We are using 160901 to make compost tea. Although the temperature has fallen to ambient, it’s still a bit early. This is only seven weeks old, and it’s apparent that while all the green material and plant material has gone and isn’t recognisable for what it is, the woodchip takes longer to break down. As such it will be mainly bacterial, the fungi take longer to develop. Fungi are better at decomposing woody material. But sometimes it is not worth letting the perfect be the enemy of the good.
Compost extract was a great success but it seems to take time to take effect. The effect on the sweetcorn was marginally noticeable with only a month and a half, whereas the beans were very noticeable the next year.
If this hypothesis is true (other differences are the crops were different, and the beans and tomatoes were in the polytunnels and the sweetcorn outside) then we need to really get the compost extract out now for next year.
The 160901 compost isn’t really ready, although it has fallen back to ambient temperature, so we chose to run the experiment to get ahead. This is much more bacterial than fungal under the microscope, which is to be expected as bacterial reproduction is so much faster. But needs must in this case.
We adopted a tip from Nigel of Landews Meadow Farm in Kent and trialled using about 0.5kg of compost stirred vigorously into about 40l of water in a trug. This is more economical with the compost than the method we used last year, so we can make more extract from a given amount of compost if it works, and it is more suited to our volumes for experimentation distributing by hand. The other method is more suited to bigger volumes and mechanical spraying, because the net curtain filter screens the particle size so it is less likely to clog pumps and nozzles.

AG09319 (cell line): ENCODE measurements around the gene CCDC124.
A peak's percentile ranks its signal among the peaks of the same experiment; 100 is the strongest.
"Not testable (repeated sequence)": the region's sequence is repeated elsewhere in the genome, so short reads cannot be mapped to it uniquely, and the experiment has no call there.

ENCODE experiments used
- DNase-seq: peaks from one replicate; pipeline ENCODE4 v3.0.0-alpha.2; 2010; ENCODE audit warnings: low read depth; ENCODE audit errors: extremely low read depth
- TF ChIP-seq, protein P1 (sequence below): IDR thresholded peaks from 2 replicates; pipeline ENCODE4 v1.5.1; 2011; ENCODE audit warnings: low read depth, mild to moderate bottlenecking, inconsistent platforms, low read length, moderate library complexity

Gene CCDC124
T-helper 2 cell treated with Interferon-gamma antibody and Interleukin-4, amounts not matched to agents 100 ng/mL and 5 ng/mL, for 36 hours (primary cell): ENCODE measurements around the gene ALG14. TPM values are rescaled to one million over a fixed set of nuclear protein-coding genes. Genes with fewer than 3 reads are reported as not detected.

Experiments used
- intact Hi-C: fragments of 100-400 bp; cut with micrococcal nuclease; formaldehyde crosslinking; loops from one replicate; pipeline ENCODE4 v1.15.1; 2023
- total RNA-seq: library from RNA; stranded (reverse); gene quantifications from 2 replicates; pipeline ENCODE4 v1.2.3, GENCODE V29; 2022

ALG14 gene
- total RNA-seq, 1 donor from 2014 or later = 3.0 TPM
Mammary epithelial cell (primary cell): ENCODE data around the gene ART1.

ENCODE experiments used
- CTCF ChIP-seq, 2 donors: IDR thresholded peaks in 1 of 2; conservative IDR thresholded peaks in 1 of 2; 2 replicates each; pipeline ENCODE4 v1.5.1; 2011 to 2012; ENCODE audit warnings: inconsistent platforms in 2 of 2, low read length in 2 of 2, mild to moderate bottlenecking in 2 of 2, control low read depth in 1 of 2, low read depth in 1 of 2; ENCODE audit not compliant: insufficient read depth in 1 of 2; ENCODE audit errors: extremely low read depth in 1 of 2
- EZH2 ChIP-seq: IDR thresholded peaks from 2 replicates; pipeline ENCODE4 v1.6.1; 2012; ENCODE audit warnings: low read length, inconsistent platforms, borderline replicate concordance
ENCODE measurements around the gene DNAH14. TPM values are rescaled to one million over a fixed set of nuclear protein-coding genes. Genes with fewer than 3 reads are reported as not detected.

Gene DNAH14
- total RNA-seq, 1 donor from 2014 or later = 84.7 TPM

The aim is to stir fast enough to establish a vortex in the water and occasionally reverse direction. Shades of Steiner’s biodynamics here, but also a good way to aerate a volume of water by hand.
Both of our current compost heaps, 160901 and 160910 have now reached stable equilibrium. The two graphs below show the complete “heap lifetime” temperature against time. The tail of each chart is now reasonably steady, suggesting they are now “mature”. It’s between five and six weeks since we first built these heaps.
In both of these there seems to be a reasonable evenness through the pile when both temperature probes are active, the temperature recording tips of the probes were set in the centre of the pile horizontally, and at about 1/3 and 2/3 from the top of the compost heap material.
We had a quick look at 160901 compost under the microscope a little while back and it was very exciting!
Although the temperature profile wasn’t up to scratch this heap has rotted down well, so it was turned into the small container to free up the big container for the next heap. Temperature sensors were reallocated to heap 160910 but box AS retained and long probe inserted, second probe is set to monitor ambient.
The temperature of this heap was falling behind so urine added Wed 7th, 1 part urine to 3 parts water, total volume approx 2 watering cans. Thanks to members of our Community Supported Agriculture Scheme for generously supplying the urine (some particularly dedicated members even bring it to the farm from home!)